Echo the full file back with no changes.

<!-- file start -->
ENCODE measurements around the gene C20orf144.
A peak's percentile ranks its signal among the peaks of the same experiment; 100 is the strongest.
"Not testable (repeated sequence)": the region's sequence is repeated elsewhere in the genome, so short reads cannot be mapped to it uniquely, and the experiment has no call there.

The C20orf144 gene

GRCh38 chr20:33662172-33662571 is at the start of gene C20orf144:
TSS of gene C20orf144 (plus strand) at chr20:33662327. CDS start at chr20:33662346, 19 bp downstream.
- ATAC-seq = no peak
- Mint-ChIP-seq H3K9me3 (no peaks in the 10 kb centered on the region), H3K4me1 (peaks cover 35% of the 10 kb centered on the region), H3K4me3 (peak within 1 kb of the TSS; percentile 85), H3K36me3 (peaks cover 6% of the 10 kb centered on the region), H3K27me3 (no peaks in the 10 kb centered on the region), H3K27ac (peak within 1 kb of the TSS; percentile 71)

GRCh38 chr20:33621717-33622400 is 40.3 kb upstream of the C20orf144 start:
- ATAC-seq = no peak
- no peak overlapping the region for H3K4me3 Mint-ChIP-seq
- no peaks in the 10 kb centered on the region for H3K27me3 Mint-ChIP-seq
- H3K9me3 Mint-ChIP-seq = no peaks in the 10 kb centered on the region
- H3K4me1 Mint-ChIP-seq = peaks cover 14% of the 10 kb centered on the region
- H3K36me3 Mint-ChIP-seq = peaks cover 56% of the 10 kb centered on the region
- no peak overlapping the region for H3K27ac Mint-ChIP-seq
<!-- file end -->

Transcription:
ENCODE measurements around the gene C20orf144.
A peak's percentile ranks its signal among the peaks of the same experiment; 100 is the strongest.
"Not testable (repeated sequence)": the region's sequence is repeated elsewhere in the genome, so short reads cannot be mapped to it uniquely, and the experiment has no call there.

The C20orf144 gene

GRCh38 chr20:33662172-33662571 is at the start of gene C20orf144:
TSS of gene C20orf144 (plus strand) at chr20:33662327. CDS start at chr20:33662346, 19 bp downstream.
- ATAC-seq = no peak
- Mint-ChIP-seq H3K9me3 (no peaks in the 10 kb centered on the region), H3K4me1 (peaks cover 35% of the 10 kb centered on the region), H3K4me3 (peak within 1 kb of the TSS; percentile 85), H3K36me3 (peaks cover 6% of the 10 kb centered on the region), H3K27me3 (no peaks in the 10 kb centered on the region), H3K27ac (peak within 1 kb of the TSS; percentile 71)

GRCh38 chr20:33621717-33622400 is 40.3 kb upstream of the C20orf144 start:
- ATAC-seq = no peak
- no peak overlapping the region for H3K4me3 Mint-ChIP-seq
- no peaks in the 10 kb centered on the region for H3K27me3 Mint-ChIP-seq
- H3K9me3 Mint-ChIP-seq = no peaks in the 10 kb centered on the region
- H3K4me1 Mint-ChIP-seq = peaks cover 14% of the 10 kb centered on the region
- H3K36me3 Mint-ChIP-seq = peaks cover 56% of the 10 kb centered on the region
- no peak overlapping the region for H3K27ac Mint-ChIP-seq